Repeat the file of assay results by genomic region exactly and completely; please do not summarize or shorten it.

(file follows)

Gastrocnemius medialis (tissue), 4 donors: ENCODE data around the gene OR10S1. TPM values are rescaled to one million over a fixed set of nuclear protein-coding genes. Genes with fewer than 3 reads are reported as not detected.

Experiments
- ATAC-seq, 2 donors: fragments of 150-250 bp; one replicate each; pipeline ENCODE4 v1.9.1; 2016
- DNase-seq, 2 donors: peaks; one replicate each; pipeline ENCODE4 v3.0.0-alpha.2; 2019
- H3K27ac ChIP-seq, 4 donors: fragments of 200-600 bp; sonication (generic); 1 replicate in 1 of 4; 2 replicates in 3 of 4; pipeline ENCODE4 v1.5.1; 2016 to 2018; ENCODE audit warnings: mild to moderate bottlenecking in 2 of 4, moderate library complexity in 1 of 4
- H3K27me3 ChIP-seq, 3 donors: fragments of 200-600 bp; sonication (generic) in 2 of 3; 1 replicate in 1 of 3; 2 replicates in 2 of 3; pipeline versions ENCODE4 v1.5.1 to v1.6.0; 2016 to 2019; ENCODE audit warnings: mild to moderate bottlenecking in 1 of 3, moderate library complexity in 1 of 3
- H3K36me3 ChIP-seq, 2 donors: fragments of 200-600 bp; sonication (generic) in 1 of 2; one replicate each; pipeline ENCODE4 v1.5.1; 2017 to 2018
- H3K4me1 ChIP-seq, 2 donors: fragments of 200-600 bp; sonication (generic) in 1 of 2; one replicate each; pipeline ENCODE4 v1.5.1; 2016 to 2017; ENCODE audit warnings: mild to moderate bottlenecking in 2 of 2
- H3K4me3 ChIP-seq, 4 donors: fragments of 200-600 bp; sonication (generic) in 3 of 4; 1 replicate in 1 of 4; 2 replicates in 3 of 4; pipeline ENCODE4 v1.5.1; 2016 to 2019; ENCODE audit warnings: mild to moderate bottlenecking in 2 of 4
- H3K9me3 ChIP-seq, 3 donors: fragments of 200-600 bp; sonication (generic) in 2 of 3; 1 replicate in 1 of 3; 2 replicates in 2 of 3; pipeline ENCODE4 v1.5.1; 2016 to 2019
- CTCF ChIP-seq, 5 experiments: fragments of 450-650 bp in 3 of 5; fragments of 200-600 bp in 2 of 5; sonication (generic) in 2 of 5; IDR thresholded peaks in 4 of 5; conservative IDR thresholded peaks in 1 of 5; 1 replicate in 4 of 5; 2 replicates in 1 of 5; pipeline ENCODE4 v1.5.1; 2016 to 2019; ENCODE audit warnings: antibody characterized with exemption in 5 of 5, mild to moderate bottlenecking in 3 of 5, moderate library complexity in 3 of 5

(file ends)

Gastrocnemius medialis (tissue), 4 donors: ENCODE data around the gene OR10S1. TPM values are rescaled to one million over a fixed set of nuclear protein-coding genes. Genes with fewer than 3 reads are reported as not detected.

Experiments
- ATAC-seq, 2 donors: fragments of 150-250 bp; one replicate each; pipeline ENCODE4 v1.9.1; 2016
- DNase-seq, 2 donors: peaks; one replicate each; pipeline ENCODE4 v3.0.0-alpha.2; 2019
- H3K27ac ChIP-seq, 4 donors: fragments of 200-600 bp; sonication (generic); 1 replicate in 1 of 4; 2 replicates in 3 of 4; pipeline ENCODE4 v1.5.1; 2016 to 2018; ENCODE audit warnings: mild to moderate bottlenecking in 2 of 4, moderate library complexity in 1 of 4
- H3K27me3 ChIP-seq, 3 donors: fragments of 200-600 bp; sonication (generic) in 2 of 3; 1 replicate in 1 of 3; 2 replicates in 2 of 3; pipeline versions ENCODE4 v1.5.1 to v1.6.0; 2016 to 2019; ENCODE audit warnings: mild to moderate bottlenecking in 1 of 3, moderate library complexity in 1 of 3
- H3K36me3 ChIP-seq, 2 donors: fragments of 200-600 bp; sonication (generic) in 1 of 2; one replicate each; pipeline ENCODE4 v1.5.1; 2017 to 2018
- H3K4me1 ChIP-seq, 2 donors: fragments of 200-600 bp; sonication (generic) in 1 of 2; one replicate each; pipeline ENCODE4 v1.5.1; 2016 to 2017; ENCODE audit warnings: mild to moderate bottlenecking in 2 of 2
- H3K4me3 ChIP-seq, 4 donors: fragments of 200-600 bp; sonication (generic) in 3 of 4; 1 replicate in 1 of 4; 2 replicates in 3 of 4; pipeline ENCODE4 v1.5.1; 2016 to 2019; ENCODE audit warnings: mild to moderate bottlenecking in 2 of 4
- H3K9me3 ChIP-seq, 3 donors: fragments of 200-600 bp; sonication (generic) in 2 of 3; 1 replicate in 1 of 3; 2 replicates in 2 of 3; pipeline ENCODE4 v1.5.1; 2016 to 2019
- CTCF ChIP-seq, 5 experiments: fragments of 450-650 bp in 3 of 5; fragments of 200-600 bp in 2 of 5; sonication (generic) in 2 of 5; IDR thresholded peaks in 4 of 5; conservative IDR thresholded peaks in 1 of 5; 1 replicate in 4 of 5; 2 replicates in 1 of 5; pipeline ENCODE4 v1.5.1; 2016 to 2019; ENCODE audit warnings: antibody characterized with exemption in 5 of 5, mild to moderate bottlenecking in 3 of 5, moderate library complexity in 3 of 5